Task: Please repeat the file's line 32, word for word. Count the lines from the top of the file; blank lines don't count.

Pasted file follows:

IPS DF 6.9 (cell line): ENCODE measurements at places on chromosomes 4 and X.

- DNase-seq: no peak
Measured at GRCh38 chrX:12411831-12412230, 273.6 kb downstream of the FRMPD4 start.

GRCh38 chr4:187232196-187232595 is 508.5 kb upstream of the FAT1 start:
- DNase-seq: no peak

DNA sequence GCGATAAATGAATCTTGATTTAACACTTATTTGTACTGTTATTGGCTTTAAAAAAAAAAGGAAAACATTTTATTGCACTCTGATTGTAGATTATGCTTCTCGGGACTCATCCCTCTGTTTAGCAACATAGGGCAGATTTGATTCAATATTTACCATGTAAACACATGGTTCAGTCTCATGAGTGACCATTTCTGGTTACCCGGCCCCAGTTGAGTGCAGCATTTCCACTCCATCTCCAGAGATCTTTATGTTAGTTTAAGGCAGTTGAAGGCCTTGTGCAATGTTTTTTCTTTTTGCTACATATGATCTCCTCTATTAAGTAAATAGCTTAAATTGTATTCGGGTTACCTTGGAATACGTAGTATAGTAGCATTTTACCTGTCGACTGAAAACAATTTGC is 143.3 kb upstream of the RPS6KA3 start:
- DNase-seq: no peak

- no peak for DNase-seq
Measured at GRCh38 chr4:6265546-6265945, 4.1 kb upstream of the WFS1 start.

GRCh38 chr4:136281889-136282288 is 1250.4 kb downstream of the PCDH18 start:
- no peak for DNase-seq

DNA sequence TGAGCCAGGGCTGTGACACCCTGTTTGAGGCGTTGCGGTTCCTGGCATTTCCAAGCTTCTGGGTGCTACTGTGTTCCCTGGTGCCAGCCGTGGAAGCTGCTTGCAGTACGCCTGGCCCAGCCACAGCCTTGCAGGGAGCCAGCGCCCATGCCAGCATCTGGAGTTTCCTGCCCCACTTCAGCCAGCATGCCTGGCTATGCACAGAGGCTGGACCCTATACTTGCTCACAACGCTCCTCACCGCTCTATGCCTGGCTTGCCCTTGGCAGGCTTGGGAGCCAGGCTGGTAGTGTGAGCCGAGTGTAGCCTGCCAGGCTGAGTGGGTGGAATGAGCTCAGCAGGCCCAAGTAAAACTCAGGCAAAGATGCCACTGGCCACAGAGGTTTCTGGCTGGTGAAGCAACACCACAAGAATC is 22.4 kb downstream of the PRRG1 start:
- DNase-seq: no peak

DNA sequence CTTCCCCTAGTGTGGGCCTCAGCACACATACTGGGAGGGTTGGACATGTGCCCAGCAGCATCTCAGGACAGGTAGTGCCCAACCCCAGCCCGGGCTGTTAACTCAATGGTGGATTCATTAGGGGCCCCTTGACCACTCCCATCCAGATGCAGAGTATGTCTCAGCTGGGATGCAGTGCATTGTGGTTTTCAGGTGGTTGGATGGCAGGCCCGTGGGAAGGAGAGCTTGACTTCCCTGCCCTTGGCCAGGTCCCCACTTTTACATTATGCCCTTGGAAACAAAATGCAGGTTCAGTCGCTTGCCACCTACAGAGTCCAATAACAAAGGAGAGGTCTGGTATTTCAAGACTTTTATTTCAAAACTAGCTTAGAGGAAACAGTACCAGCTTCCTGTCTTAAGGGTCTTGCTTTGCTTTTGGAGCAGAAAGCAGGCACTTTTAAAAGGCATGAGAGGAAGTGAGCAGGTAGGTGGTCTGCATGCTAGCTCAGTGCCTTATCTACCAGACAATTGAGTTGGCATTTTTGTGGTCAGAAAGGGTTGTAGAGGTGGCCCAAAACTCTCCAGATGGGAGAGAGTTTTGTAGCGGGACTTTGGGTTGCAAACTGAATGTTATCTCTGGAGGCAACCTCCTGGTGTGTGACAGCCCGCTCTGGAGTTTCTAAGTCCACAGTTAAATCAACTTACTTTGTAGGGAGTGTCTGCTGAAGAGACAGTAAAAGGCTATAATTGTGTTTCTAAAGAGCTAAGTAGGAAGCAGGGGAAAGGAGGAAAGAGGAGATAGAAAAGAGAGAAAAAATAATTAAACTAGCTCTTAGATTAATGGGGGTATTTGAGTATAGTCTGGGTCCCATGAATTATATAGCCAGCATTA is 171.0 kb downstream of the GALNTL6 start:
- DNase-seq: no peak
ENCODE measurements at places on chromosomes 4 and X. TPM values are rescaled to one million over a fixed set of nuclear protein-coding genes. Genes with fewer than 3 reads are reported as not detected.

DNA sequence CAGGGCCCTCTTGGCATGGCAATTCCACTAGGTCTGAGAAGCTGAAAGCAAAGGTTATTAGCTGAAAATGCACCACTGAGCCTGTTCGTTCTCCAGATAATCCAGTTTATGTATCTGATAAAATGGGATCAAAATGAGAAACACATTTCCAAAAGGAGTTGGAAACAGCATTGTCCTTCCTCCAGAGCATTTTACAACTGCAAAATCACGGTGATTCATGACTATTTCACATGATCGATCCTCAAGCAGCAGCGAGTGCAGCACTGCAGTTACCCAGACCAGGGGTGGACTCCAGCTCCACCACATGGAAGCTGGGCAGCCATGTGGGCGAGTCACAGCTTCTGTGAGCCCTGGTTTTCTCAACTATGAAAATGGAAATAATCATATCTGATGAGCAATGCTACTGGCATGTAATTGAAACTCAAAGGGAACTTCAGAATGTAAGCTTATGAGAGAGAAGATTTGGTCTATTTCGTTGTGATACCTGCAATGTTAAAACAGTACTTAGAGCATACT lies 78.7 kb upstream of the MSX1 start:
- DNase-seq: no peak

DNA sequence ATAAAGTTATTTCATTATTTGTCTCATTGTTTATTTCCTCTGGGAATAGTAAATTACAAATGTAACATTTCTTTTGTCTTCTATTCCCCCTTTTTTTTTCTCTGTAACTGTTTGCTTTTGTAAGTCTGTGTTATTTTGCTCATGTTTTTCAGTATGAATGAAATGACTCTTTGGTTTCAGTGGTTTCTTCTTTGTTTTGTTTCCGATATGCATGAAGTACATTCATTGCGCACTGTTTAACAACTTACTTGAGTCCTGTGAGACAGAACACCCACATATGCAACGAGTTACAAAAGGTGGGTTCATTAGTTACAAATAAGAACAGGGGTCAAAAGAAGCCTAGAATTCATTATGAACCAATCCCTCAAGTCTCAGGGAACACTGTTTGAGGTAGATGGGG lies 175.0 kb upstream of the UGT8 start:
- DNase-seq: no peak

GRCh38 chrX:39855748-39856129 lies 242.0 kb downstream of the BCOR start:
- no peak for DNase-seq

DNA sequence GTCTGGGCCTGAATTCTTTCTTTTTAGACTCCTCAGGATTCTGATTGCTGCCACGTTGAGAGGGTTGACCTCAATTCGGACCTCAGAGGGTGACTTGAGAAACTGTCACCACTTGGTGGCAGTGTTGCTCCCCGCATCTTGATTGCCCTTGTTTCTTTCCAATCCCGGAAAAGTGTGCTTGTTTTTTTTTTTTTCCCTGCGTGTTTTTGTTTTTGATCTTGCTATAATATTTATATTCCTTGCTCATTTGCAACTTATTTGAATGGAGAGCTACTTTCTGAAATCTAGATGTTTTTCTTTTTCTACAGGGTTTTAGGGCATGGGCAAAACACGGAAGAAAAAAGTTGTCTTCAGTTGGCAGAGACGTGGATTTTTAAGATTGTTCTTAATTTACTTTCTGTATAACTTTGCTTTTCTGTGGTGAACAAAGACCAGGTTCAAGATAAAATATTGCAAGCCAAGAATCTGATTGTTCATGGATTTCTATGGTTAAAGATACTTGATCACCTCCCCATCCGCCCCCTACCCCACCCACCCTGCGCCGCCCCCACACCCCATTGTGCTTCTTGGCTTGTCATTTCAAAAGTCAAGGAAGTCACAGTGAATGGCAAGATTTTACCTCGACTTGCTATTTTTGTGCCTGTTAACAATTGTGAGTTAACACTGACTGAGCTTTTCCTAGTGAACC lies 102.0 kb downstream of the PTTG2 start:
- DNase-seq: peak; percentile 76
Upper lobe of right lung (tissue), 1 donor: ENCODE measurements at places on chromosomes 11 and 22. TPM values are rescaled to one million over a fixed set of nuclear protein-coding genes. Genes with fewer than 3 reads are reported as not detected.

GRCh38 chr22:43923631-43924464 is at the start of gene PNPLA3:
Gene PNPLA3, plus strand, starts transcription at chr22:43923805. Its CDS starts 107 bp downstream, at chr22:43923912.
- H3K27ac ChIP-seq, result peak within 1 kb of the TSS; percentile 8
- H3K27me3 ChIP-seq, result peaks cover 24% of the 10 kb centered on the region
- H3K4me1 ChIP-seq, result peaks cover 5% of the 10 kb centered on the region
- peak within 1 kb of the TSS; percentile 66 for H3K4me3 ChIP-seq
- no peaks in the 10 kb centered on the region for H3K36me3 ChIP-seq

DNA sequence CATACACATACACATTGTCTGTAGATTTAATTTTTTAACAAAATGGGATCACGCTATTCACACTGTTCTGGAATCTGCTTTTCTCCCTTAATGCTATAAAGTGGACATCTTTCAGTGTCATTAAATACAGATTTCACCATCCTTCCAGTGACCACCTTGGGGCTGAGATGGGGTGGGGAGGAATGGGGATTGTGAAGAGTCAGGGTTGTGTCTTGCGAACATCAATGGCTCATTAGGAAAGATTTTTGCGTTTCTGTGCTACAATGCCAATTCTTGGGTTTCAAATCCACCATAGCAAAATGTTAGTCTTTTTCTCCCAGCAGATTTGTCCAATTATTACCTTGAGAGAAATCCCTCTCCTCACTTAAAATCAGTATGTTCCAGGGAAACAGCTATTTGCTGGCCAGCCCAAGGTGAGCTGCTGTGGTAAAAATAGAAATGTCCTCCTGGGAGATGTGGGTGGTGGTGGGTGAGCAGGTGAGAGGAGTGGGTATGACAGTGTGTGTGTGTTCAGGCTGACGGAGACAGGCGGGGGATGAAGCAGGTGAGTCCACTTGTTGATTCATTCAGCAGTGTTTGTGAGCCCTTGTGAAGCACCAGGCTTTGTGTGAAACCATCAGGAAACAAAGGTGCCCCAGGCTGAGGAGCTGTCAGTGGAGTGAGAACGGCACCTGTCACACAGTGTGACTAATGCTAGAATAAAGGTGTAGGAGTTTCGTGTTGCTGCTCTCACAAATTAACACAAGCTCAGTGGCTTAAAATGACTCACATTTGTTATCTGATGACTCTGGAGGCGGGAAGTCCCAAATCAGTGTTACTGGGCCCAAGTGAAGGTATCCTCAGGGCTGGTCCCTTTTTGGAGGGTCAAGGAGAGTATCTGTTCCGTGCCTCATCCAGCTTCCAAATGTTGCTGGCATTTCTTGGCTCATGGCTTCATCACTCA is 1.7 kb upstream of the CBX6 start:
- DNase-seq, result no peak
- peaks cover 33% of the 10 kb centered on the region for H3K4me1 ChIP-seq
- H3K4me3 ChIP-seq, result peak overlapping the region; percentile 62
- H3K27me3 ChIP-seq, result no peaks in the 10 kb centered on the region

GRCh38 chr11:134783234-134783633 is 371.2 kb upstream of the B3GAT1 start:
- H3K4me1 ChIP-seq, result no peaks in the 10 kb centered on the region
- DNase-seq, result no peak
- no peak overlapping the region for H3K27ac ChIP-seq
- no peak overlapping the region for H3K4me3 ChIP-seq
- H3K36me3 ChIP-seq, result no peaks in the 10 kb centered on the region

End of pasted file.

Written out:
- no peaks in the 10 kb centered on the region for H3K36me3 ChIP-seq